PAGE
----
Dylann Roof: Judge grants motion for alleged Charleston shooter to defend himself in federal trial

The 22-year-old is accused of fatally shooting nine members of a church in Charleston

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The Independent Online

A young white man accused of shooting dead nine black people in an historic black church has been given permission to represent himself in a trial that carries the death penalty.

A judge on Monday said Dylann Roof could act as his own lawyer and that he would reluctantly accept his “unwise decision” to do so. His lawyers had advised him not to.

The ruling by US District Judge Richard Gergel came on a day that jury selection resumed in the case. It had been halted last week while the judge heard medical testimony to determine whether or not the young man was mentally competent to stand trial.

Nine people were killed in June 2015 inside Charleston's Emanuel African Methodist Episcopal Church (Andrew Buncombe)

After hearing from various experts, Judge Gergel decided that he was fit to be tried over the June 2015 shooting at the Emanuel African Methodist Episcopal Church in Charleston, South Carolina.

In this federal case, Mr Roof is charged with counts that include hate crimes and obstruction of religion. He also faces nine counts of murder and other charges in the state court system. His trial in that case is scheduled to start in January 2017.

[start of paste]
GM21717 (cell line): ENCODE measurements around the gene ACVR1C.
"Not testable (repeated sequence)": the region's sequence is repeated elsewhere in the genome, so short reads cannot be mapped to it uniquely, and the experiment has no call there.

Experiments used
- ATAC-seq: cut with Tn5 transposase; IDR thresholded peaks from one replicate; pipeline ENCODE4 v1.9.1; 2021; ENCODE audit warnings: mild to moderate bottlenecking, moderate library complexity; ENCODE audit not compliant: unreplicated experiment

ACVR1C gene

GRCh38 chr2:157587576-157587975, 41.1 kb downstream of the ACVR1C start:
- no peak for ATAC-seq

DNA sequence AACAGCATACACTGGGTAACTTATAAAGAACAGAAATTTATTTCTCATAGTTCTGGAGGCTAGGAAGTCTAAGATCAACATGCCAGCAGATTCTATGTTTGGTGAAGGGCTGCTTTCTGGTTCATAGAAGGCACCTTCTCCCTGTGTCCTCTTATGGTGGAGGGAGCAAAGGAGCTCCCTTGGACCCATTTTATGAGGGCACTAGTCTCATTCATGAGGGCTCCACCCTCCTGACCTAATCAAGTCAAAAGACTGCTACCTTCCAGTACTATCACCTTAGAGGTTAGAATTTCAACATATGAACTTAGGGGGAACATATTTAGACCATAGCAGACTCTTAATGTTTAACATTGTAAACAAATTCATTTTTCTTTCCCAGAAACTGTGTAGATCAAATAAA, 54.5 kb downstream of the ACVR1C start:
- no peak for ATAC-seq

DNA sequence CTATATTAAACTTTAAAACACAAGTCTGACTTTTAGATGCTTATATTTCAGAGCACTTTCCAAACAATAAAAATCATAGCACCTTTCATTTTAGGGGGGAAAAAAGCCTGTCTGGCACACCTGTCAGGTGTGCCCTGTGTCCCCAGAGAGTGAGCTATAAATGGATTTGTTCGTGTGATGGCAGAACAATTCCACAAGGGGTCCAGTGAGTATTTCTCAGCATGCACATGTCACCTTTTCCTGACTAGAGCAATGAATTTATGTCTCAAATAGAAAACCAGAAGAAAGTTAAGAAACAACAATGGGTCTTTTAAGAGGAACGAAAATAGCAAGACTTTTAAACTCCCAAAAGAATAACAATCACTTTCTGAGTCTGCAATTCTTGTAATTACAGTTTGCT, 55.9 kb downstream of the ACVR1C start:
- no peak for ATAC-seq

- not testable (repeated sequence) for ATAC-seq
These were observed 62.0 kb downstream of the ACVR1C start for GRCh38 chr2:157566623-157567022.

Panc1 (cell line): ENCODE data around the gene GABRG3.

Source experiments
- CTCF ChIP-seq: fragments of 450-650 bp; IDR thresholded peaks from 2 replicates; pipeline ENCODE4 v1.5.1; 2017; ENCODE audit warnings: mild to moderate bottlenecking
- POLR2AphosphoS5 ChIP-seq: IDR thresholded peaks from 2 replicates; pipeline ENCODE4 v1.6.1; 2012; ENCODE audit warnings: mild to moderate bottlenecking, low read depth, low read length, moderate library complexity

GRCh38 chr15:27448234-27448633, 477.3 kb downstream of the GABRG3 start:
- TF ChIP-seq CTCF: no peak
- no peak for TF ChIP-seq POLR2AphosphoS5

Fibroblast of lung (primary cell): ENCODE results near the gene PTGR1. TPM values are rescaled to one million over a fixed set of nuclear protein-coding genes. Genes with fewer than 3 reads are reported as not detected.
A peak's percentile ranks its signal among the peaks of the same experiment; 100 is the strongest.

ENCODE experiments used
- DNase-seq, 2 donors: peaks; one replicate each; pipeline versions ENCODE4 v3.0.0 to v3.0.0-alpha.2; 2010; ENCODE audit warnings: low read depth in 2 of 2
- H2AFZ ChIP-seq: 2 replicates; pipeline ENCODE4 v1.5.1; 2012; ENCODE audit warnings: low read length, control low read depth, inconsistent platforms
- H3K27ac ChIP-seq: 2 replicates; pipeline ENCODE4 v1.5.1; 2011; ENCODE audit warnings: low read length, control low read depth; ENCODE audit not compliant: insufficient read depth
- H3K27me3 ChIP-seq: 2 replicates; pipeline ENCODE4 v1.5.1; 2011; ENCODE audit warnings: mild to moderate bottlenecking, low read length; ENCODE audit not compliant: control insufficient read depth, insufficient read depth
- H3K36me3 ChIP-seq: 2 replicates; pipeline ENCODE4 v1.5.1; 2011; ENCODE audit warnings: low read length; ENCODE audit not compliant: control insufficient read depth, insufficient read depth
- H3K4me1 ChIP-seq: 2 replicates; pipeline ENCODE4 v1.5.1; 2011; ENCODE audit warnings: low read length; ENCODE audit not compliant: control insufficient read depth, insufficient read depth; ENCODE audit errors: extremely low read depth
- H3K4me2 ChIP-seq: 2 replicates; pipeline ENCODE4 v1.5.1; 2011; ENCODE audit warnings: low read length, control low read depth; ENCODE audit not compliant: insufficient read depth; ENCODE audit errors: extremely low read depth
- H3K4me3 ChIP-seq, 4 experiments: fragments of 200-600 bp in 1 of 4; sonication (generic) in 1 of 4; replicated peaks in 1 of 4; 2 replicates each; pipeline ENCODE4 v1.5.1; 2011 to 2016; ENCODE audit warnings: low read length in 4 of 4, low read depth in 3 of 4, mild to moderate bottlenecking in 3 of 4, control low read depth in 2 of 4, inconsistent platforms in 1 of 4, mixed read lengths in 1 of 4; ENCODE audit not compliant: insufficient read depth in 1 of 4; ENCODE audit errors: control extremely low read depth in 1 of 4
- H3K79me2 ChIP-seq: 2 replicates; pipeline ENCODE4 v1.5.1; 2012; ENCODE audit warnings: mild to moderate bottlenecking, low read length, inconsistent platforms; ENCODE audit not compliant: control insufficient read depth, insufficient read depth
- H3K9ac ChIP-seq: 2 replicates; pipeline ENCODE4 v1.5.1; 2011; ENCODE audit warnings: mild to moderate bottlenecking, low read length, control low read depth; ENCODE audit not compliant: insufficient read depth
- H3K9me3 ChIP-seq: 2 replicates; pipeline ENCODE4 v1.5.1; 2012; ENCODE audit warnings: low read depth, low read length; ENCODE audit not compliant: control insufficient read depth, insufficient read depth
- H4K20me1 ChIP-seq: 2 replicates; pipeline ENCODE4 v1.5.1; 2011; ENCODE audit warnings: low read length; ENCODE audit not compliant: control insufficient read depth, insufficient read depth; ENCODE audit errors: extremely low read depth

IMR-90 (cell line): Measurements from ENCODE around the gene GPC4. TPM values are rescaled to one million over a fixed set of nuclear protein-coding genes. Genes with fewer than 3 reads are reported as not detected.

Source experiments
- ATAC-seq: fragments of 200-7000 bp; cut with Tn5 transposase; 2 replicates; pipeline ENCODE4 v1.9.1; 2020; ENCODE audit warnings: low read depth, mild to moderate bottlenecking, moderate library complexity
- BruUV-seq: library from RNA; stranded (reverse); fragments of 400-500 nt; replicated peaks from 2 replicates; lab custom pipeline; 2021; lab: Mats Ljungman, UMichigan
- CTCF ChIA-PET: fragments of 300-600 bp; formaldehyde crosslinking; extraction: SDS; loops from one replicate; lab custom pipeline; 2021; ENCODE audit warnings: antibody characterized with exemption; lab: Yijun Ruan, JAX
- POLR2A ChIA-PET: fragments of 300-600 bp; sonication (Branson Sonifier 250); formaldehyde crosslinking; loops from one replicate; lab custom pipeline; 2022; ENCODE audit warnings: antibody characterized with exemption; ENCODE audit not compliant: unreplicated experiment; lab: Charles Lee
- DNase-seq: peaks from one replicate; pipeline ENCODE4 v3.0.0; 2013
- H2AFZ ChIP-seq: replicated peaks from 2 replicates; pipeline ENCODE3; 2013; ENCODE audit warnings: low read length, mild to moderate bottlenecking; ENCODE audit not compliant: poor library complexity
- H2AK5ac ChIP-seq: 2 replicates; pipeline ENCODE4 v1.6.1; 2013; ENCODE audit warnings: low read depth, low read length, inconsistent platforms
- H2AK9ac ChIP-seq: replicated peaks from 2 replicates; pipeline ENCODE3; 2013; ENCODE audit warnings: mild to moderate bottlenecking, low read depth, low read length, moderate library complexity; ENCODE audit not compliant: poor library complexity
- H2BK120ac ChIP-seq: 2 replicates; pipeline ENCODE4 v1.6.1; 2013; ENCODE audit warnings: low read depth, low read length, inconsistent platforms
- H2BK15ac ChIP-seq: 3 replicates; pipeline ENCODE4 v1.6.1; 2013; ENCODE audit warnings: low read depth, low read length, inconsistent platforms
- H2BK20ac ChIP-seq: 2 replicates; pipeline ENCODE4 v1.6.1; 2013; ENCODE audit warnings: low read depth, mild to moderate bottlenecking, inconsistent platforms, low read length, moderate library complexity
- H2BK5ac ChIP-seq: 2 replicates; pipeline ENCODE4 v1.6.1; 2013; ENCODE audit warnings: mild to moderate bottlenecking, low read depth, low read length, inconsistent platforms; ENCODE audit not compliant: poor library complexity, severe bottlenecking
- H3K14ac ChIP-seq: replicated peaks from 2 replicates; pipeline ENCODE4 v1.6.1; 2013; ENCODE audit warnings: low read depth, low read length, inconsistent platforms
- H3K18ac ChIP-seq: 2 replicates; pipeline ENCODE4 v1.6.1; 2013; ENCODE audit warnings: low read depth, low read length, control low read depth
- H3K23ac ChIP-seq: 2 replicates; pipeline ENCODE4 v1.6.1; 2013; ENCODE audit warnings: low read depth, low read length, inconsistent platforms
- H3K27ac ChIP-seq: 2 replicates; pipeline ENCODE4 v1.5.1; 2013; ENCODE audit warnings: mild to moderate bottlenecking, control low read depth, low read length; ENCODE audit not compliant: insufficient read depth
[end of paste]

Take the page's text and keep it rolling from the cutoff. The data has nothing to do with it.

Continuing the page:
Dylann Roof in court

The Associated Press said that from Monday, 516 potential jurors were to report to the courthouse to be individually questioned by the judge. When 70 qualified jurors are picked, lawyers can use strikes to dismiss those they do not want, until 12 jurors and six alternates are seated. 

The judge had delayed the process, and ordered the competency hearing after Mr Roof’s lawyers suggested their client either did not understand the charges against him or could not properly help with his defence. The lawyers did not say what led them to question Mr Roof’s fitness for trial. 

AP reported that the judge said he took the rare step of closing the hearing to the public and media because Mr Roof made statements to a psychologist that might not be legal to use at his trial and could taint potential jurors. 

In his written order, the judge also did not make clear his reasoning. Last Friday, the judge said he refrained from releasing a transcript of the hearing for the same reason, reversing an earlier pledge to release a redacted transcript. 

The relatives had complained about the secrecy surrounding the proceedings, but Judge Gergel said he had taken the steps in order to ensure Mr Roof received a fair trial over an incident that had received huge publicity.

According to police, Mr Roof sat through nearly an hour of prayer and bible study at the church with its pastor and 11 others before pulling a gun and opening fire.

In the aftermath of the shooting, an online manifesto was discovered that had been penned by Mr Roof in which he outlined a racist worldview. Also discovered were a series of photographs of him posing with a handgun, a confederate flag and at various sites associated with the US Civil War. He also posed for photographs at former slave plantations.